This Week With John McCain

It seems fitting that John McCain sat down with George Stephanopoulos yesterday on a program called “This Week,” because the name itself carries the suggestion that what you hear McCain say will only be operative for a limited time. Next week may be a different matter entirely, and last week has succumbed to history’s dust bin.

The tone of the interview was set early on with McCain answering the second question in a distinctly political dialect:

Stephanopoulos: Congress has to pass a stimulus plan for the middle class, which extends unemployment benefits, adds infrastructure funding, and sends money to the states to shore up their budgets. Are you for that, as well?

McCain: I am for keeping taxes low. I am for whatever steps we think we need to be taking right now.

Wow! So, by extension, he’s against whatever steps he thinks should not be taken. That’s a courageous stance.

It was also noted by several observers that McCain would did not look at Obama at all during the entire debate. Even when they shook hands, McCain quickly turned away. This behavior was somewhat eerie and obviously purposeful. When Stephanopoulos asked him about it he said:

McCain: I was looking at the moderator a great deal of time. I was writing a lot of the time. I in no way know how that in any way would be disdainful […] I’ve been in many, many debates. And a lot of the times I don’t look at my opponents because I’m focusing on the people and the American people that I’m talking to. That’s what the debate’s all about.

Got that? He was looking at the American people. That’s why he was unable to glance at his opponent, to whom he was presumably engaged in discourse, even once in an hour and a half. Did he have a magic mirror that allowed him to see voters in their living rooms as they watched the debate on their TV machines? Would he also decline to look at Putin and other world leaders with whom he meets in order to keep his gaze on Americans that he is imagining?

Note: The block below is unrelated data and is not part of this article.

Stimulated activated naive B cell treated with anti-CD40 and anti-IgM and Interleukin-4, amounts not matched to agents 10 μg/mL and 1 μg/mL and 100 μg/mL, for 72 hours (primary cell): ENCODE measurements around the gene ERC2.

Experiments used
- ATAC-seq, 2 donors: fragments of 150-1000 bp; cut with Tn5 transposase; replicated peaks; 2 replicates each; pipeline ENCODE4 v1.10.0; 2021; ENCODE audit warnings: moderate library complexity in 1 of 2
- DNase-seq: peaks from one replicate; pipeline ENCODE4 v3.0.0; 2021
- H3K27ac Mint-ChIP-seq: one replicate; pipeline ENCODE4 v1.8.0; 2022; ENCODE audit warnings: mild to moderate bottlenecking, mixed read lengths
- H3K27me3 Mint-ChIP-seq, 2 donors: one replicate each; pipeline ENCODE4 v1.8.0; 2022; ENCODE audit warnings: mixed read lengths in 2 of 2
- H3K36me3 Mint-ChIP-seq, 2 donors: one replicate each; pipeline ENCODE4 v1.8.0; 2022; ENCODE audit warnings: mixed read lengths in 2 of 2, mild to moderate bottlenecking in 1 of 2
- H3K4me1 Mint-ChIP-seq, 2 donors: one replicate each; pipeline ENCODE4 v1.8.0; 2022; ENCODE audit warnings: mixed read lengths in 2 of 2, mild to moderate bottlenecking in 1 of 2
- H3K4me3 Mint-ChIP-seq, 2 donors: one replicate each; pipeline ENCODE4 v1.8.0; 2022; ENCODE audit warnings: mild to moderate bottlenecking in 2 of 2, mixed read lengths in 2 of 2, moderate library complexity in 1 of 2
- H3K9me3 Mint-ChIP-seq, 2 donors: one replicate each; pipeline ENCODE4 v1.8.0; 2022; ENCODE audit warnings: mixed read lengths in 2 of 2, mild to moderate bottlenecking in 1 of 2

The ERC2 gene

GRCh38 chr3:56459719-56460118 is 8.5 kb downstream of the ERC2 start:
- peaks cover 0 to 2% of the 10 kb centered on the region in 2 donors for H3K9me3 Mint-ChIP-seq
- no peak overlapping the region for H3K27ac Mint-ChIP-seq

Next up, Stephanopoulos asked McCain about Sarah Palin’s assertion that she, like Obama, would approve of cross border incursions into Pakistan to target Bin Laden and Al Qaeda. This is contrary to McCain’s own position, though he denies it:

McCain: She would not – she shares my view that we will do whatever is necessary. The problem is, you don’t announce it.

The problem is Palin did announce it, as did McCain in the same sentence that declared that he would not. McCain further argued that, while Palin said what she said, she shouldn’t be held to it because it was said while someone had a microphone picking up what she said, and besides what she said was the same thing that he was saying and that she did “just fine.” Can we hold him to that?

McCain also defended Palin from criticism she’s received, much of it from conservatives, that she is unprepared for the position that McCain has thrust her into.

McCain: Listen, I’m so excited about the reaction that Sarah Palin has gotten across this country, huge turnouts, enthusiasm, excitement. She knows how to communicate directly with people. They respond in a way that I’ve – that I’ve seldom seen. You know, they can complain all they want to. I’ll rely on the American people.

The American people have resoundingly rejected Palin. She has the lowest favorability ratings of anyone on either ticket. And it isn’t because she is getting bad press. In fact, Howard Kurtz of the Washington Post is reporting that many journalists are censoring their comments about Palin to avoid looking like they’re piling on.” He also notes that CBS has more embarrassing responses from the Couric interview that they haven’t aired. So if CBS and others in the press were more honest and candid, the public’s view of Palin would be even worse.

That’s what McCain had to say this week on “This Week.” I can’t wait to hear what he’s going to say next week.